The precise cause of her death has not been established. During the previous week she had suffered severe flu-like symptoms and complained of chest pains the previous weekend.
Whitfield's fame rested on her stunning upset win in Munich. Fourth at the 150, she surged to win, taking the lead with only 20 metres to go. Only 0.65 seconds separated the first three swimmers. Whitfield then took part in what was described as the most joyous victory ceremony of those Games.
She will be missed particularly by the underpriviledged children with whom she worked in Wollongong within the juvenile justice system.
Four years ago the then- President of the Hungarian Swimming Association disappeared after duping unwary investors out of a half million dollars in a pyramid investment scheme. Interpol spent the next few years in a world-wide chase. He surrendered, sick and pennyless, last summer in Denmark.
Now another scam has surfaced. After the conclusion of the National Championships last June, a number of Olympic-bound swimmers had not met the Olympic entry requirements. No problem, a phantom competition was established. Bogus results were produced by the Hungarian Federation and duly couriered to the Intrenational Swimming Statisticians Association (ISSA) for inclusion in the world rankings. Alert journalists in Hungary noticed the bogus results on SWIM's internet site (http://www.swimnews.com) and were surprised by the date and location. There was no swimming competition in the said pool. In fact, a diving competition had been scheduled.
Increasing pressure by the Hungarian media led to the resignation of the current President of the Hungarian Swimming Association in mid-September.
As SNC is advertising for a new coach at the National Training Centre Calgary, the rest of the country still doesn't know SNC's vision of swimming.
The Centre has been in operation for the past three years with no formal assessment. Many questions remain unanswered, the most important being: Are Centre-trained swimmers performing at a higher level than those training in clubs?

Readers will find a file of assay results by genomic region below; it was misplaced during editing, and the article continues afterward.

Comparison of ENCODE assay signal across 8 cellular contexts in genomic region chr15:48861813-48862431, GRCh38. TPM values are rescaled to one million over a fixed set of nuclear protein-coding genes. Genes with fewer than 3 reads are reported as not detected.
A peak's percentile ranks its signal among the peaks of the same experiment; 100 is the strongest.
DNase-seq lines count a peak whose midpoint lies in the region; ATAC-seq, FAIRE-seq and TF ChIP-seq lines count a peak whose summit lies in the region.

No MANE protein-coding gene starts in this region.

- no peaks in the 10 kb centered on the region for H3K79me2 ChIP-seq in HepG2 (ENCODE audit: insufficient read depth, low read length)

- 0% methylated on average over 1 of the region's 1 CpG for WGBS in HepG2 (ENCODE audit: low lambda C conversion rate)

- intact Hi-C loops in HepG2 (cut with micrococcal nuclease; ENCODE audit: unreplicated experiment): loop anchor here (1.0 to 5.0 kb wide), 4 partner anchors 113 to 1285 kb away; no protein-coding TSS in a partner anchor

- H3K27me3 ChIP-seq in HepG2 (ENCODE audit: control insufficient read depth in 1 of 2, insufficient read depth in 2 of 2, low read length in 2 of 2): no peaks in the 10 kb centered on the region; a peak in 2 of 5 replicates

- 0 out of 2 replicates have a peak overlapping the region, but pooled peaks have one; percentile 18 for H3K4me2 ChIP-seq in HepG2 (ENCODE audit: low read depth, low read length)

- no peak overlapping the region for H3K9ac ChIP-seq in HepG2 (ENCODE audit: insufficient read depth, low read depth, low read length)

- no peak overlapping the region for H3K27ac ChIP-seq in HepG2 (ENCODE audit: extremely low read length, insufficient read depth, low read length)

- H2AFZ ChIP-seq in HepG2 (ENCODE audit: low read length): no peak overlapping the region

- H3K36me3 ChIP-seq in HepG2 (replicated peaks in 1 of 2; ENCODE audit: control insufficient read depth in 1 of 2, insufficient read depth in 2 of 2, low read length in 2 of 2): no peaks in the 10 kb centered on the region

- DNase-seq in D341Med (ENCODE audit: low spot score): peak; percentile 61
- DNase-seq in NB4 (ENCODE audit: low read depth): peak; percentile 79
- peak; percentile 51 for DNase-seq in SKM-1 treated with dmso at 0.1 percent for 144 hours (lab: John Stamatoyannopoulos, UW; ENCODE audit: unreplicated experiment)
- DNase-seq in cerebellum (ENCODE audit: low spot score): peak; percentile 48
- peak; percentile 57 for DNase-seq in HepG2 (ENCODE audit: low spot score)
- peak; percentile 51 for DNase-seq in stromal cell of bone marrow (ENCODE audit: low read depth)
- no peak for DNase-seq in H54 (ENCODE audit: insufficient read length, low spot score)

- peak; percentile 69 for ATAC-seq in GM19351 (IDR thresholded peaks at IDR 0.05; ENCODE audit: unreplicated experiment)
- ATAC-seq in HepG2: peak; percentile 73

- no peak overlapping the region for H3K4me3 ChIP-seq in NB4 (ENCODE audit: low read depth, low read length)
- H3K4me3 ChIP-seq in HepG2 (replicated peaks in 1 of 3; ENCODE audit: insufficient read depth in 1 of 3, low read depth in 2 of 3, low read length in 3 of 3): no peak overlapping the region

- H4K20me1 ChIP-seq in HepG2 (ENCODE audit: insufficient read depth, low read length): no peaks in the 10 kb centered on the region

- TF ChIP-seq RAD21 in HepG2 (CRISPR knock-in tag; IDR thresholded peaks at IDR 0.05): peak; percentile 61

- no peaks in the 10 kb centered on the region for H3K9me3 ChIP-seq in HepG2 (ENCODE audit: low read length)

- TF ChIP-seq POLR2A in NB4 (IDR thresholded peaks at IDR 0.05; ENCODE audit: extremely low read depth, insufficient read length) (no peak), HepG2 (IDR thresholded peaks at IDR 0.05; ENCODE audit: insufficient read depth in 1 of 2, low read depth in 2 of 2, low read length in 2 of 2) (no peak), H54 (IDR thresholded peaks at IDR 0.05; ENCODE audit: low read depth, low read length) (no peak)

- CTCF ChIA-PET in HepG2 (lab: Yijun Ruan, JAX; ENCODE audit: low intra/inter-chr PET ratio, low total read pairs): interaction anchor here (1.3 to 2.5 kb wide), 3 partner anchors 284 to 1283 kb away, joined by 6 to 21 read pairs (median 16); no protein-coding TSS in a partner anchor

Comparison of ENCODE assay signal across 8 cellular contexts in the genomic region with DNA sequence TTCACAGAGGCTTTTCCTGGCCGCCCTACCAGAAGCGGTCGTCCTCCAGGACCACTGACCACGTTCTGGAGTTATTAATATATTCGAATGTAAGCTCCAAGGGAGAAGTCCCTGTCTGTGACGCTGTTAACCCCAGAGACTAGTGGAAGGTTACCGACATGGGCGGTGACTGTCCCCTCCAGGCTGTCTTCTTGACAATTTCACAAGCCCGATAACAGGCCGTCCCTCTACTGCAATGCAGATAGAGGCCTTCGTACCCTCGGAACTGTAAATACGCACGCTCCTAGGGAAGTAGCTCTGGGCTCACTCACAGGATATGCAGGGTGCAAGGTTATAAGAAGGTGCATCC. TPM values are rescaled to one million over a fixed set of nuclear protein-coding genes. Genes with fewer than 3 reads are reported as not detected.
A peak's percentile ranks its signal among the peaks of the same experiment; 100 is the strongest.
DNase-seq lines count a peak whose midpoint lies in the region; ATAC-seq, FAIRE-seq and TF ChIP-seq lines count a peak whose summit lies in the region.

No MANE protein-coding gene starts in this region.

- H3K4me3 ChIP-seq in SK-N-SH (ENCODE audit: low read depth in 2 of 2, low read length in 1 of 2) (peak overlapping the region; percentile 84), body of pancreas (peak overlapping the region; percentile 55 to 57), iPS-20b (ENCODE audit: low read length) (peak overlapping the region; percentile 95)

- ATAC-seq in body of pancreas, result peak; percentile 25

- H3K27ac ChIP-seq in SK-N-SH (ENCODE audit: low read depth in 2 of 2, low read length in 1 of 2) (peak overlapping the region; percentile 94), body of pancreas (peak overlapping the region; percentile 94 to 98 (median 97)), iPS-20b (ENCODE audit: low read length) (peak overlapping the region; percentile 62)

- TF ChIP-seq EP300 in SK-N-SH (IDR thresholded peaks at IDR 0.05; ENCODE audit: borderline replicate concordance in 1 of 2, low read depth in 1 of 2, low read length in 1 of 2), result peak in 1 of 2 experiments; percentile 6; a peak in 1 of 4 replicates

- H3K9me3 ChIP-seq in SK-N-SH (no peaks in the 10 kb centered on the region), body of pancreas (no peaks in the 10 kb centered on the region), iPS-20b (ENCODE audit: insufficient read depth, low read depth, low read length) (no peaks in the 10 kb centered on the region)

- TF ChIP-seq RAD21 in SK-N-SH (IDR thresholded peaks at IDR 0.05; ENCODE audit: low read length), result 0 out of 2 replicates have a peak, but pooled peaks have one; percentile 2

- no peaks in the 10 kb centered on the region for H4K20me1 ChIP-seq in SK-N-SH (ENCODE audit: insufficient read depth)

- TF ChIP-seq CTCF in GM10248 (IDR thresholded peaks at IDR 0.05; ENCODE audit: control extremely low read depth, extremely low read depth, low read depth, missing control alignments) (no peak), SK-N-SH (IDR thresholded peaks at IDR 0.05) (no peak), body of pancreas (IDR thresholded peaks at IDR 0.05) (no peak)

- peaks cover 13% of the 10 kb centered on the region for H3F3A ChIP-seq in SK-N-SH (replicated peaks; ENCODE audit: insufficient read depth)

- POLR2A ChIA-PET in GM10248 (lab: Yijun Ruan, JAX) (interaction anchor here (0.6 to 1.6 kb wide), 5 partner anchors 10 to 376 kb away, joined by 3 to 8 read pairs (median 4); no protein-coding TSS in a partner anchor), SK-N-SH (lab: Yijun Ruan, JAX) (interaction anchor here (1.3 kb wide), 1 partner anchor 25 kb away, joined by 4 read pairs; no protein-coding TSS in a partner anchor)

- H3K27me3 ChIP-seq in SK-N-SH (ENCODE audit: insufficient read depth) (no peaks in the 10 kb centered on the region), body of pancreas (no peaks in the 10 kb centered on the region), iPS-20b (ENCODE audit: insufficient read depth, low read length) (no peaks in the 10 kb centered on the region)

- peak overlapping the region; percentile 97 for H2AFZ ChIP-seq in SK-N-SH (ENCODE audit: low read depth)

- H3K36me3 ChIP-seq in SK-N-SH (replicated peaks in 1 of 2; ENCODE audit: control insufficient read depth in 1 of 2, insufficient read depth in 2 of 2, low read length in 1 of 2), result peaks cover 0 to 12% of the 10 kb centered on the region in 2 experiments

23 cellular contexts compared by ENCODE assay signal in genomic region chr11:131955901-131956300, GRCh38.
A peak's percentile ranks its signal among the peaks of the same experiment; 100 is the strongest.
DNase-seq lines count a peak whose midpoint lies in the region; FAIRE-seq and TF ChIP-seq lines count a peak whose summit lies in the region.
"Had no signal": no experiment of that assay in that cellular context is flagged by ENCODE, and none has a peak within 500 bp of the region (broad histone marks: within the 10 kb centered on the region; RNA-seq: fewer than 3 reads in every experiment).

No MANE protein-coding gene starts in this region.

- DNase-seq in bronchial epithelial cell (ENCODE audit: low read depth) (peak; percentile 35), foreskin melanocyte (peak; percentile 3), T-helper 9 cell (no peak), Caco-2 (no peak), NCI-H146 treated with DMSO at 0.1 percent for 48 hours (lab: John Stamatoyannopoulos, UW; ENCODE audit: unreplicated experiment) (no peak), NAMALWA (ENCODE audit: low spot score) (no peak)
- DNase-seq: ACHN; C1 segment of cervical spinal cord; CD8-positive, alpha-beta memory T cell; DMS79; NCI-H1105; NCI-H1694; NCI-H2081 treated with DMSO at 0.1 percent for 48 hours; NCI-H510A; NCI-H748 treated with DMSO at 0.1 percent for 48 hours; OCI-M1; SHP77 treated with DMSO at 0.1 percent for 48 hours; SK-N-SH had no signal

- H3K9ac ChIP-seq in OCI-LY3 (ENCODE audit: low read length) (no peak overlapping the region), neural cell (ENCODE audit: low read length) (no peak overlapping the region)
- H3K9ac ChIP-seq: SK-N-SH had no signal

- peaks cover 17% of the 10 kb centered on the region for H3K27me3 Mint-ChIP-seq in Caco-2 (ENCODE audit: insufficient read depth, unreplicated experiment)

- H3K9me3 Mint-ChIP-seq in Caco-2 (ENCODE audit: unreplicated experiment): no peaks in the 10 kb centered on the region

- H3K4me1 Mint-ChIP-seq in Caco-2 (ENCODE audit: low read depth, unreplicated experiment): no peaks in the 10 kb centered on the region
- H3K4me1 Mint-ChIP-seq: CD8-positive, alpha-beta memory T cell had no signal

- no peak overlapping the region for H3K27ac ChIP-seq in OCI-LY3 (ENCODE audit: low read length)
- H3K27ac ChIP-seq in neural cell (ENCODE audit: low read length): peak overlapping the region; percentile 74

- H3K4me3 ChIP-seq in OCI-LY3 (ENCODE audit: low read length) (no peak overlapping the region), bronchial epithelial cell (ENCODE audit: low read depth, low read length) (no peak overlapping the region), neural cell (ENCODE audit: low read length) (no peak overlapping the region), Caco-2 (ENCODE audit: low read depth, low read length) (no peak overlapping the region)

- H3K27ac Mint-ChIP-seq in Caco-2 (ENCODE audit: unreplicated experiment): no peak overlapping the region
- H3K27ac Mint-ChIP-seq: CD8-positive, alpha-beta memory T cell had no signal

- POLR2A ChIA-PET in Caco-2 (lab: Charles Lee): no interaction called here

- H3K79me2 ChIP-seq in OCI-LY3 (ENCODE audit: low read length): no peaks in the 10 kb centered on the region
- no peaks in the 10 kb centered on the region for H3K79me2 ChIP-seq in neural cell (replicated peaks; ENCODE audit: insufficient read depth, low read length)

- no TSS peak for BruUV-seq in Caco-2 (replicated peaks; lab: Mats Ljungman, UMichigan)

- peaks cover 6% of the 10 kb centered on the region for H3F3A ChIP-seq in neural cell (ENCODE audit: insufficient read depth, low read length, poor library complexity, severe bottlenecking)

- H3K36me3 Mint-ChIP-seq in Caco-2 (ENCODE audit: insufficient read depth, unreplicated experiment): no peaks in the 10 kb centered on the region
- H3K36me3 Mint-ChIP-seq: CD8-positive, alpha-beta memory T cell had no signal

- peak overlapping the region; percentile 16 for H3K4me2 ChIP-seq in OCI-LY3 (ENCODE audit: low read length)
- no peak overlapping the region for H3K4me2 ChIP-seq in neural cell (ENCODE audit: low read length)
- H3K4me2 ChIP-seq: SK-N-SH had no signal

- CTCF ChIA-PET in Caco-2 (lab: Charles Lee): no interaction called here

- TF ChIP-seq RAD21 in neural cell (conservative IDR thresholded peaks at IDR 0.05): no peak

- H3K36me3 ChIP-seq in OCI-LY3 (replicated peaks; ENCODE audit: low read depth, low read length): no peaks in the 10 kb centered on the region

There are rumours of new centres opening soon in Montreal and Vancouver. Some coaches have even started to recruit swimmers to join them at these centres. How come coaches can tell swimmers they'll be coaching at yet-to-be announced centres? Shouldn't these positions be advertised? Are the centres serving the need of swimmers and a few coaches?
Over the past three years coaches in the field have had little feedback from the Centre in Calgary. How does SNC expect us to send any of our swimmers to one of these centres if we don't have a clue about what goes on there?
We are constantly bombarded by recruiting information from American universities, but have little information from any viable Canadian alternative. Is it any wonder so many of our best prospects go south?
What about coaches' education? Shouldn't the Centre play a key role? In Australia the AIS periodically informs coaches of their activities, thus sharing the vision of the sport and involving coaches in their program.
We performed superbly in Atlanta, and only a small amount of that success can be attributed to the Calgary Centre. Before we spend a lot more money on more centres, an evaluation must be done. It is our money in a certain sense.
Martin Gregoire, Natation Plus
I have received your August (Olympic) issue and would like to congratulate you on a splendid effort. I particularly appreciate the photographs, realizing well what is involved! Good reading too. Well done to all concerned!
Peter Hassall, Editor
Swimming Times, England
Remember... It's not true until it has been officially denied